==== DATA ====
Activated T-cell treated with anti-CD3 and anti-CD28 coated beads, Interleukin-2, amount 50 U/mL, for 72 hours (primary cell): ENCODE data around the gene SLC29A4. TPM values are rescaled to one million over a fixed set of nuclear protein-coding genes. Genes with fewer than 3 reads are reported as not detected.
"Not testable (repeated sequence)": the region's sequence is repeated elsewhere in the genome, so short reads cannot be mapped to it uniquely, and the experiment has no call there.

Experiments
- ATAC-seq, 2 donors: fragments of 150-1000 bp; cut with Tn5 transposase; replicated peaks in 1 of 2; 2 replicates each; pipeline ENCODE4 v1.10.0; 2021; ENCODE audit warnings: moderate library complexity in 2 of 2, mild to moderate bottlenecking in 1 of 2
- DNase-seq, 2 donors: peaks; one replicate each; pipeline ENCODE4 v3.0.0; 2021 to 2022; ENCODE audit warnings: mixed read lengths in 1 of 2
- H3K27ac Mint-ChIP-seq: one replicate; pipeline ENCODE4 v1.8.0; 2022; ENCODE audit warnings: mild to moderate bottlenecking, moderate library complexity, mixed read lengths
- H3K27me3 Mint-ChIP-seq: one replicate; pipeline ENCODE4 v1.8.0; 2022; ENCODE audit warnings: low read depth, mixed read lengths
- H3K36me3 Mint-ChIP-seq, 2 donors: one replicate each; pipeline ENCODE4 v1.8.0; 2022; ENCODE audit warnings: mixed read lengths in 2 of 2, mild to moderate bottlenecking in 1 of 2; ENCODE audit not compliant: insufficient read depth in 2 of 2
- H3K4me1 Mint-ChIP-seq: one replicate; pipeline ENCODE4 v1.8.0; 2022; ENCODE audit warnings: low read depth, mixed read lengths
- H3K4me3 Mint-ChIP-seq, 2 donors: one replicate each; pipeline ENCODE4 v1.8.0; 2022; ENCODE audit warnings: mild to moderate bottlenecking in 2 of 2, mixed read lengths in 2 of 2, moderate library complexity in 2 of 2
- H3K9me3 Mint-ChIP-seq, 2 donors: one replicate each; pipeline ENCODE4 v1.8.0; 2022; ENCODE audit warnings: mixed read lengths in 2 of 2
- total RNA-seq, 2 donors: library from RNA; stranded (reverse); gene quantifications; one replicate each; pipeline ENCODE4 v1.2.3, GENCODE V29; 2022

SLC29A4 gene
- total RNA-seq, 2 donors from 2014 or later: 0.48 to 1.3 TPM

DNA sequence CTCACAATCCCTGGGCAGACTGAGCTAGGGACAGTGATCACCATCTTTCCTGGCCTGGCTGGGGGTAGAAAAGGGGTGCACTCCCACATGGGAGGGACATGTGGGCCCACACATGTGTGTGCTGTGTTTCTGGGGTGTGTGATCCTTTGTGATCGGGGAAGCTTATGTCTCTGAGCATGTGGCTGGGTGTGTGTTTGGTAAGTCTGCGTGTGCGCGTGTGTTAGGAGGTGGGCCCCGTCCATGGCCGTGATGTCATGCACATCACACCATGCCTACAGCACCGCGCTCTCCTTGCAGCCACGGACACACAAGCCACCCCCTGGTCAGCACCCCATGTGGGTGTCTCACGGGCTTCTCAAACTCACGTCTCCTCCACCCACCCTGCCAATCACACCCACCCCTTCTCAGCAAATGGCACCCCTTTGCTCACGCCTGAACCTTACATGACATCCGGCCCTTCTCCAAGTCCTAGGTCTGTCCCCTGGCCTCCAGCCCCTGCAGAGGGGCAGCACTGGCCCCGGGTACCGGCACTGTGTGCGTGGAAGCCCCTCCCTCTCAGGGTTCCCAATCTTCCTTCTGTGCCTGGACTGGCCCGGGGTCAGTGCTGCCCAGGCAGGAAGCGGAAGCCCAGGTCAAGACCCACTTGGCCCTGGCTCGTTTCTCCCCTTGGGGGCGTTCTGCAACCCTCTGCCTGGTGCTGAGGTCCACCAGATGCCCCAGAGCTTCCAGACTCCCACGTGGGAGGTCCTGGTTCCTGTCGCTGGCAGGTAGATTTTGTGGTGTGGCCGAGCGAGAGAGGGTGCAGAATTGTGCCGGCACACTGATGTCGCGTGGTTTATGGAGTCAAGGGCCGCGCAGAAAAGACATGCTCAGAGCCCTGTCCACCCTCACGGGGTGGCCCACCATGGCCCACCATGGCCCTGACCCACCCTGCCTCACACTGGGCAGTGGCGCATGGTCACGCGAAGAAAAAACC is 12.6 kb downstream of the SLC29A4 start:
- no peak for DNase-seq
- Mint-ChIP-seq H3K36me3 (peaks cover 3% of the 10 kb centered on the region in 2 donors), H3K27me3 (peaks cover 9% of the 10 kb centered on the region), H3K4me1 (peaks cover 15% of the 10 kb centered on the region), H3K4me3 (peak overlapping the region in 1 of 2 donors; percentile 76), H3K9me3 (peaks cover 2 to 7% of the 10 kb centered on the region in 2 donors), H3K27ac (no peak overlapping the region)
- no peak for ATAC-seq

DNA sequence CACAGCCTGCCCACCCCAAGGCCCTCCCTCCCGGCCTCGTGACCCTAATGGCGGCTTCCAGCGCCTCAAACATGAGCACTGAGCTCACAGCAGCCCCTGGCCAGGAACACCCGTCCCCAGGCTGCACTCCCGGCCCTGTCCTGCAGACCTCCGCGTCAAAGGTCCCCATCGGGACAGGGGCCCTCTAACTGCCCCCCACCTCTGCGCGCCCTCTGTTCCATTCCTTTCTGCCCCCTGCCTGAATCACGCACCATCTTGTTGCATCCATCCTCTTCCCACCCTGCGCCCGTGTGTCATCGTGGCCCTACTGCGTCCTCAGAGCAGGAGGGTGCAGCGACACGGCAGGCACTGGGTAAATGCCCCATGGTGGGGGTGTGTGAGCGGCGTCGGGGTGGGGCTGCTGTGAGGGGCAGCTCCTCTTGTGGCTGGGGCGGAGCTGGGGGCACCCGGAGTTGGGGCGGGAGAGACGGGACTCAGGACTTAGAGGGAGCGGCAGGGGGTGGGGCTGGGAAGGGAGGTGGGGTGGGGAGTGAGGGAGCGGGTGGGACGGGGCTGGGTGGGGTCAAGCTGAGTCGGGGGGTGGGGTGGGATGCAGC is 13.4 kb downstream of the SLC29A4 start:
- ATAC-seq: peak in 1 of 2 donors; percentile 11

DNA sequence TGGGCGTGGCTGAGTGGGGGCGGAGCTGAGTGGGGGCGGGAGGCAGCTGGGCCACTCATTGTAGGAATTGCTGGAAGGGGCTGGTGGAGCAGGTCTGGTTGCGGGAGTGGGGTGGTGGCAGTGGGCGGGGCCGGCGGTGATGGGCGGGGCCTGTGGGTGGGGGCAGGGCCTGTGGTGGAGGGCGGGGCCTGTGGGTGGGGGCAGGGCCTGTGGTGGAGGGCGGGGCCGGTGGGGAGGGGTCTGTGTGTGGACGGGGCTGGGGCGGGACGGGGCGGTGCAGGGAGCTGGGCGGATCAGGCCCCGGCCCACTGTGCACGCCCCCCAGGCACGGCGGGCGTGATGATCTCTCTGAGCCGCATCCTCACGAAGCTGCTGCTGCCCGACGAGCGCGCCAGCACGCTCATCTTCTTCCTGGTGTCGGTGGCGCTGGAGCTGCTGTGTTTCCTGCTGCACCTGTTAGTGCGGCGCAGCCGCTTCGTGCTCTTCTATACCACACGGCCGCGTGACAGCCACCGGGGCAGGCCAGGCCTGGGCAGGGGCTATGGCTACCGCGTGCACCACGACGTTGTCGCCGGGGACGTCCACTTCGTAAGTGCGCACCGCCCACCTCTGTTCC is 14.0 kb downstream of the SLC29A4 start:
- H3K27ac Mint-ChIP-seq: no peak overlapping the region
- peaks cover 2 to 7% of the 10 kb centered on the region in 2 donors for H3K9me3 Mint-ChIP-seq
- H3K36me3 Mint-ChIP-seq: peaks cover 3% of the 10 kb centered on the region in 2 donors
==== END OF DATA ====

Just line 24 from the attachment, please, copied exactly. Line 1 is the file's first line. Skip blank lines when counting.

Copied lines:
- H3K36me3 Mint-ChIP-seq: peaks cover 3% of the 10 kb centered on the region in 2 donors